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Megabass Lays Destruction to the Perception of JDM(continued)


In more domestically available comparisons, the F6-72X4 reminds me a bit of the G.Loomis MBR844C GLX. Now, it’s been sometime since I fished an MBR844C GLX, but as I recall, that was another heavy powered stick that had a really nice tip to it. The Phenix ULTRA MBX707H, also charted above, is provided as another basis for comparison but while the X4 Destruction starts out the same as these two sticks, after about twelve ounces of load, it begins to separate demonstrating more power than either.


Lab Results for F6-72X4 Orochi X4 Destruction

Avg RoD (2-32 oz)
Measured Weight (oz)
Balance Point (inches)
Balancing Torque (ftlbs)
F6-72X4 Orochi X4 Destruction
MBR783C GLX2000
G.Loomis MBR844C GLX (Avg RoD 2-32oz)
Phenix MBX707H

Overall, the F6-72X4 Destruction demonstrates to us in the lab that it strikes an interesting balance between having a nice tip, and just enough power when it counts, but does that translate out on the water? Let’s find out.

I knew just where I wanted to test this stick... the Amazon!

Field Tests: For the Amazon, I paired the X4 Destruction with a Daiwa Zillion Type R fishing reel spooled with 55lb test Sufix Performance Braid. But before packing the rod away for our trip to Brazil, I did manage to get out on the water with it so I could get a better understanding for how it handled. For this purpose, I paired it with a Scorpion 1001 XT spooled with 50lb Sufix 832. At the end of the line, I tied a half ounce, Snag Proof Bobby’s Perfect Frog.

It's all about the tip in this rod.

Casting: Even though the X4 Destruction is rated from three eighths of an ounce up to three and a quarter ounces in lure weight, I wanted to be sure it could handle a “light,” half ounce frog, so on my first cast I took it easy just to see how the rod would load up. Despite our findings in the lab, the stick surprised me. It felt a lot like the previously reviewed  Chimera Evoluzion but longer and that rod is rated as an F5 from Megabass – one power lighter.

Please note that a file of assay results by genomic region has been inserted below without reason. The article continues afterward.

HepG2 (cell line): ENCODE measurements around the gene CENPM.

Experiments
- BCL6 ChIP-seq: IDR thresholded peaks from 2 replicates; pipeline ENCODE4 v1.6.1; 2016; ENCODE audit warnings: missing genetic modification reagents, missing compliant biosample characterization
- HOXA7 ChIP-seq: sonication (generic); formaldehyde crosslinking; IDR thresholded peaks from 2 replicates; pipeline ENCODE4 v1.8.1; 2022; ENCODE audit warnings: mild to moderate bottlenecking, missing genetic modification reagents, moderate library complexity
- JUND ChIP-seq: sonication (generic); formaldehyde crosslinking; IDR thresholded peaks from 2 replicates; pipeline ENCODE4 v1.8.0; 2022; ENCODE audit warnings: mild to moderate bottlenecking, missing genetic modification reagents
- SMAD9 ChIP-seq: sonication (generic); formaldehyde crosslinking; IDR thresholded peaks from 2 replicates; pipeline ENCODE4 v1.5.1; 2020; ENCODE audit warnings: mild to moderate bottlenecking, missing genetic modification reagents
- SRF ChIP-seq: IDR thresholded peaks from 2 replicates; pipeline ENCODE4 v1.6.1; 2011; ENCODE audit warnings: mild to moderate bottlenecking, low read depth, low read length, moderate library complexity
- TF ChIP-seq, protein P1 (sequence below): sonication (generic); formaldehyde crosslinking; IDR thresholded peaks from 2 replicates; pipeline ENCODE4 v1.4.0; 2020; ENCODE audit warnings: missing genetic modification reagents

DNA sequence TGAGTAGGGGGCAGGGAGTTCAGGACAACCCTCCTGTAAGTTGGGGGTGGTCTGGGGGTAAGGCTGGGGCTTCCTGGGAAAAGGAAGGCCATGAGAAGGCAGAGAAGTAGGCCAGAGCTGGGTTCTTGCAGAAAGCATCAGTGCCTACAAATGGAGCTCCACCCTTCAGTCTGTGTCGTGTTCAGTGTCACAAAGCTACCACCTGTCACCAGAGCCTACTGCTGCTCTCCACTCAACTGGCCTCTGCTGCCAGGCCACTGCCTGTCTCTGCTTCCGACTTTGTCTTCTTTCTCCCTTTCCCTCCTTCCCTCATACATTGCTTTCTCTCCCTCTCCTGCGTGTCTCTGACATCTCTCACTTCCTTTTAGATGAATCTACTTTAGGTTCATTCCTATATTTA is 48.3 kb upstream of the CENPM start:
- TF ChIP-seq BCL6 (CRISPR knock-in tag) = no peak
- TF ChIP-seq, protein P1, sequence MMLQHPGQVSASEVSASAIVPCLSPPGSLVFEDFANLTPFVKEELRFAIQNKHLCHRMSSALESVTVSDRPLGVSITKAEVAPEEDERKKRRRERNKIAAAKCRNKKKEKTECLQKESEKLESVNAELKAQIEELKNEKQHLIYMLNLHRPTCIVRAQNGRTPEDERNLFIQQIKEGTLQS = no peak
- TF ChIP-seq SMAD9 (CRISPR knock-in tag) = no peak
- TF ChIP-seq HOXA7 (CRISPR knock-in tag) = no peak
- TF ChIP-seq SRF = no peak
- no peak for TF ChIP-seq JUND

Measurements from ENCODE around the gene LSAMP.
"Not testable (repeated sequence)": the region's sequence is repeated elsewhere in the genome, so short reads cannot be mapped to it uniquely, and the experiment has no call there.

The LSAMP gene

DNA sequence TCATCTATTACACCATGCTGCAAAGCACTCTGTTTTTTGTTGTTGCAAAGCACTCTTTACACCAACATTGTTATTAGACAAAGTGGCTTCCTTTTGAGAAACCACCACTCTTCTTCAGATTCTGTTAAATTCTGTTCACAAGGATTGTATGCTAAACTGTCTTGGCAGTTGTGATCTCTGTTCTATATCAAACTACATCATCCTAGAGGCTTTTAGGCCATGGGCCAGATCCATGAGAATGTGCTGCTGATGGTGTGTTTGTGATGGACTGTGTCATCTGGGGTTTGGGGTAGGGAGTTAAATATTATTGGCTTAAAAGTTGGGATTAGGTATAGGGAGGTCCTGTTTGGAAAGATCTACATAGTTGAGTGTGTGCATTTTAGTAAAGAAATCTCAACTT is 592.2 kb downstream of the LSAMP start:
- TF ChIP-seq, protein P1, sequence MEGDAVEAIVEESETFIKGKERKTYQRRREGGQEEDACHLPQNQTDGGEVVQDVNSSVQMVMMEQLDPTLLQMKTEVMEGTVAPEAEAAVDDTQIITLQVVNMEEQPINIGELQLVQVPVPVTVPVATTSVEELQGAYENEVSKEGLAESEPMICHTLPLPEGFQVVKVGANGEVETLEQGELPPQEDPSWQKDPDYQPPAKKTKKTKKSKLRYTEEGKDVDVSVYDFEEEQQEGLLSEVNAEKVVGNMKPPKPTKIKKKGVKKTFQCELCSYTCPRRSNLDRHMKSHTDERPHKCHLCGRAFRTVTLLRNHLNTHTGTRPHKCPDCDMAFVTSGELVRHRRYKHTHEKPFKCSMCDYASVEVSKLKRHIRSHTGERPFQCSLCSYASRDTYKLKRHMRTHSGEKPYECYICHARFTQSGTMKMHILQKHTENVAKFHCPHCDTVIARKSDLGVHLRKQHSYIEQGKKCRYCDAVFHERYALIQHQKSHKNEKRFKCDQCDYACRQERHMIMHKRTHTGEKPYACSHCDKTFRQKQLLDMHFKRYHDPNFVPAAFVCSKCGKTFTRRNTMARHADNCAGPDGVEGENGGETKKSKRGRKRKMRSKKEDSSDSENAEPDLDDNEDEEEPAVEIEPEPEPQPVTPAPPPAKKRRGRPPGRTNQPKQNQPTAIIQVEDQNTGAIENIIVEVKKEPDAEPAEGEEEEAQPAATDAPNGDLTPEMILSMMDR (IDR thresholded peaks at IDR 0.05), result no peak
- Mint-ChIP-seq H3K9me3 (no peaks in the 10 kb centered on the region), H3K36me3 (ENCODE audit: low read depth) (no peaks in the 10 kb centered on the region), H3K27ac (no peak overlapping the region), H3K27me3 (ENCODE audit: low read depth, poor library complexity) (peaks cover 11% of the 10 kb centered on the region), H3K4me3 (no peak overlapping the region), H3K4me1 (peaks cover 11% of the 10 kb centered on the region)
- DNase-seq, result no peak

The F6-72X4 casts like no other "heavy" or "xtra-heavy" stick I've fished.

So, on my next cast, I let go a little more. I just about spooled my Scorpion 1001 XT. With just medium effort, I cast all the way through to the backing on that reel using only a half ounce bait. The words that came out of my mouth to Zander who was with me? “This stick is sick!”

Matched with a Daiwa Zillion Type R, this combo is sick.

I didn’t really fish the rod much on that first trip as it wasn’t really froggy weather nor is the X4 Destruction the length I prefer in a frogging stick – it’s a little long for me. So back in the rod locker it went until it came time to pack for the Amazon.

The Caribe Lure jig doesn't look like it, but this lure is not that easy to cast for distance without a rod that loads easily for the cast.

Fast forward a few weeks, and the first and primary bait I threw on this combo during our entire trip was a half ounce Caribe Lure hair jig. You wouldn’t think there are any tricks to casting such a basic, no frills lure, but this is actually not a very easy jig to cast. Even when wet, the hair of this bait’s skirt seems to catch wind and choke off casts made on rods that don’t load well enough to overcome this natural drag.

Zander has finished up the official review of the Daiwa Zillion Type R and as you have read this real was awesome in the Amazon

Next Section: Sensitivity and Power










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